What Constitutes Fraud Under Arizona Law?
Fraud Claims In Arizona: What You Need To Know To Evaluate Your Chances In a Lawsuit For Fraud
It can happen to anyone: promises get made and deals or transactions are completed, only to find out after the fact that things are not as they seemed, leaving you “holding the bag,” so to speak. However, not every transaction which might seem unfair can form the basis of a fraud claim under Arizona law. Here’s what you need to know to evaluate your chances in a lawsuit for fraud.
Fraud Has a Special Pleading Standard In Arizona Courts
To plead most claims in Arizona courts, it is sufficient to include in the complaint “a short and plain statement of the claim showing that the pleader is entitled to relief.” Arizona Rule of Civil Procedure 8(a)(2). This is what is sometimes referred to as “notice pleading,” meaning it is sufficient to put the defendants on notice of the claims brought against them.
When it comes to fraud, however, according to Arizona Rule of Civil Procedure 9(b), a person bringing a claim “must state with particularity the circumstances constituting fraud or mistake.” In plain English, that means that it is insufficient to bring a complaint that alleges generally fraudulent behavior. The person bringing the claim (the plaintiff) is required to specifically identify the elements of the fraud claim.
This heightened pleading standard means that someone alleging fraud cannot bring a claim for behavior that seems fraudulent, or that is most likely fraudulent. A plaintiff pleading fraud must plead, from the outset, the specifics of their fraud claim, down to the circumstances and facts which constitute their claim for fraud.
Fraud Has a Lot Of Elements (And You Have To Prove Each One)
Fraud has nine elements: (1) a representation, (2) its falsity, (3) its materiality, (4) the speaker’s knowledge of its falsity or ignorance of its truth, (5) the speaker’s intent that it should be acted upon by the hearer and in the manner reasonably contemplated, (6) the hearer’s ignorance of its falsity, (7) the hearer’s reliance on its truth, (8) the hearer’s right to rely thereon, and (9) the hearer’s consequent and proximate injury. Carrel v. Lux, 101 Ariz. 430, 434, 420 P.2d 564, 568 (1966). A plaintiff alleging fraud is required to prove each of the nine elements in order to be successful in his claim.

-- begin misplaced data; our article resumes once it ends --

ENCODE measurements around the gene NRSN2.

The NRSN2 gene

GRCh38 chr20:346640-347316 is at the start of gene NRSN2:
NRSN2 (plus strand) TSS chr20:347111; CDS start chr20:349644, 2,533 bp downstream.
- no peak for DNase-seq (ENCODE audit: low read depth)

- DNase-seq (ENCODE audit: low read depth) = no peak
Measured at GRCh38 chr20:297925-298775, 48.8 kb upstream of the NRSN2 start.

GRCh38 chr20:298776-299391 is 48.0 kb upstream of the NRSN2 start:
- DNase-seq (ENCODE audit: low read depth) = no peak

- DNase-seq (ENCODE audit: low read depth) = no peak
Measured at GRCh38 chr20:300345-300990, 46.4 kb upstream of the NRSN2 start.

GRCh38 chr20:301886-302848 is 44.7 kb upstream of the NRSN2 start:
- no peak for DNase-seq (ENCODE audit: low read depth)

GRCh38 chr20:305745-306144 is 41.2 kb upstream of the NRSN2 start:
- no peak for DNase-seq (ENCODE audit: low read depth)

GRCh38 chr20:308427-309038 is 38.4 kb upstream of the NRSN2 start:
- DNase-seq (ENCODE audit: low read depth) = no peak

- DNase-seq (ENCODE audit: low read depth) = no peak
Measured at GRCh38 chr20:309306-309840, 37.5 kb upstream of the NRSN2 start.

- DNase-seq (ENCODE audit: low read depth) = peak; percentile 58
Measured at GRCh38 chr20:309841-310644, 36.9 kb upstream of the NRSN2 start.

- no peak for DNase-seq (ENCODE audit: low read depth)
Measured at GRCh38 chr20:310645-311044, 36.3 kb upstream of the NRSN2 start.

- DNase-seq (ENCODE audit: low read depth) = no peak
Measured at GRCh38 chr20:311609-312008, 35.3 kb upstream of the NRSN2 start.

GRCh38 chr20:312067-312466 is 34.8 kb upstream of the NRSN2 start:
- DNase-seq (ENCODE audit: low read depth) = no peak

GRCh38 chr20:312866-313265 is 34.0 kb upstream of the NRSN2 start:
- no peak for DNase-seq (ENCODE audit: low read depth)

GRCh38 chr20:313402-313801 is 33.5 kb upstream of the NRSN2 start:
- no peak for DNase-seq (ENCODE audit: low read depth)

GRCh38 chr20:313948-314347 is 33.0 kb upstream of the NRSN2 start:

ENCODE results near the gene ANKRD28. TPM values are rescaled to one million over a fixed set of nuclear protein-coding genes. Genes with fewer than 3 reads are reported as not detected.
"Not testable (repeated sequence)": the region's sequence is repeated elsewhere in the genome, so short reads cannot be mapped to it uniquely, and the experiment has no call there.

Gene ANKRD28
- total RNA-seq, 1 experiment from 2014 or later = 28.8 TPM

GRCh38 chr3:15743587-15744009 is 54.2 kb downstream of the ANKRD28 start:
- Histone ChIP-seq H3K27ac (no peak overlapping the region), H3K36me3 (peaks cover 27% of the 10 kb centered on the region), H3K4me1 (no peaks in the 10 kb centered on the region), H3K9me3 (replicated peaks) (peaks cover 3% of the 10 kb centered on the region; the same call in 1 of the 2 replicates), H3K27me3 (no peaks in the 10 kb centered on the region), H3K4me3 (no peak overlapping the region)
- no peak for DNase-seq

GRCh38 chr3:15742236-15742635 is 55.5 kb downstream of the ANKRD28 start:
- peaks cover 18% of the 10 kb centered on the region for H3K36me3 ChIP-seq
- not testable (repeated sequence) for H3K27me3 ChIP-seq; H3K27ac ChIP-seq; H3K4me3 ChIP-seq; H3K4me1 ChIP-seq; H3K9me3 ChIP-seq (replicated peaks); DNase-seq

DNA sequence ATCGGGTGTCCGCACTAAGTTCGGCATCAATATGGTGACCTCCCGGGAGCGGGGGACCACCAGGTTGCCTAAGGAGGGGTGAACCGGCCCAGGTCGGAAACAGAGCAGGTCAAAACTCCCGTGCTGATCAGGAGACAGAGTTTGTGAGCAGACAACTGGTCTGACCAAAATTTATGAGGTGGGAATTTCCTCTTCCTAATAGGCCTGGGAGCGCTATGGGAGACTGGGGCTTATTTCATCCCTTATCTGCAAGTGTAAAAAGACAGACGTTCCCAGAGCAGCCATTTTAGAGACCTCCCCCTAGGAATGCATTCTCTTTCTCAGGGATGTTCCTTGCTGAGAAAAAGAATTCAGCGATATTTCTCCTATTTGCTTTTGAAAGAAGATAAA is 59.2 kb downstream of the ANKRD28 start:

Element one is typically a formality, as showing that a representation was made to the plaintiff is relatively easy. Representations can be made orally or in writing. Anything that represents certain information to the hearer can be considered a representation. In addition, Arizona courts have held that a material omission can be a representation for the purposes of a fraud claim. Elements two and three are also typically relatively easy to prove, since a plaintiff discovering that a representation has turned out to be false is usually the catalyst that gets a fraud claim rolling. Likewise, plaintiffs usually don’t contemplate bringing a fraud claim where the representation is not a material one.
Element four is where things start becoming complicated. In order to succeed on a fraud claim, the plaintiff must show that the defendant actually knew or reasonably should have known that they were making a false statement. Many fraud claims get caught up here because it can be extremely difficult to prove what’s inside the defendant’s head: actual knowledge about the false statements they were making.
Likewise, element five is another of fraud’s toughest elements to prove because it requires evidence of the defendant’s state of mind, requiring the plaintiff to show the defendant’s intent. Along with the defendant’s knowledge about the falsity of the relevant representation, this can be proven circumstantially; however, the bar remains high for plaintiffs who must show an intent to deceive on the part of the defendant.
Elements six and seven are usually easier to prove and often a given. Victims of fraud almost are never aware that representations made to them were false at the time (otherwise it wouldn’t be fraud), and their reliance on the fraudulent representations is almost inevitably what leads to damages and a subsequent suit. With element eight, however, the plaintiff is required to show that their reliance on the representation was justified. What this means is that a willfully ignorant plaintiff will not succeed on its claim for fraud. As an exaggerated example, if someone went to a car dealership and was presented with a red car, but the salesman repeatedly advanced the car as a blue car, that person could not purchase the car and then claim that they relied on the salesman’s representations that the car was blue. Such reliance would not be justified since it was evident that the car was in fact red. Reasonable reliance can be a hotly contested element in fraud claims.
Finally, as in most court actions, a plaintiff must show that as a result of their reasonable reliance on the defendant’s misrepresentations, plaintiff suffered damages. Typically, if a representation is material (satisfying element three) reliance thereon will result in damages (satisfying element 9) but not always. As a plaintiff or potential plaintiff, it’s important to consider how consequential damages will be proven.
Call Arizona’s Leading Litigation Attorneys
Fraud in Arizona can be tricky business, no pun intended. Contact us to work with an experienced Arizona litigator and seriously improve your odds of bringing a successful fraud claim, or avoiding a costly mistake in bringing an invalid fraud claim. The attorneys at Denton Peterson Dunn have been handling all kinds of claims for fraud for decades, and can help you plan for success if you have been the victim of fraud.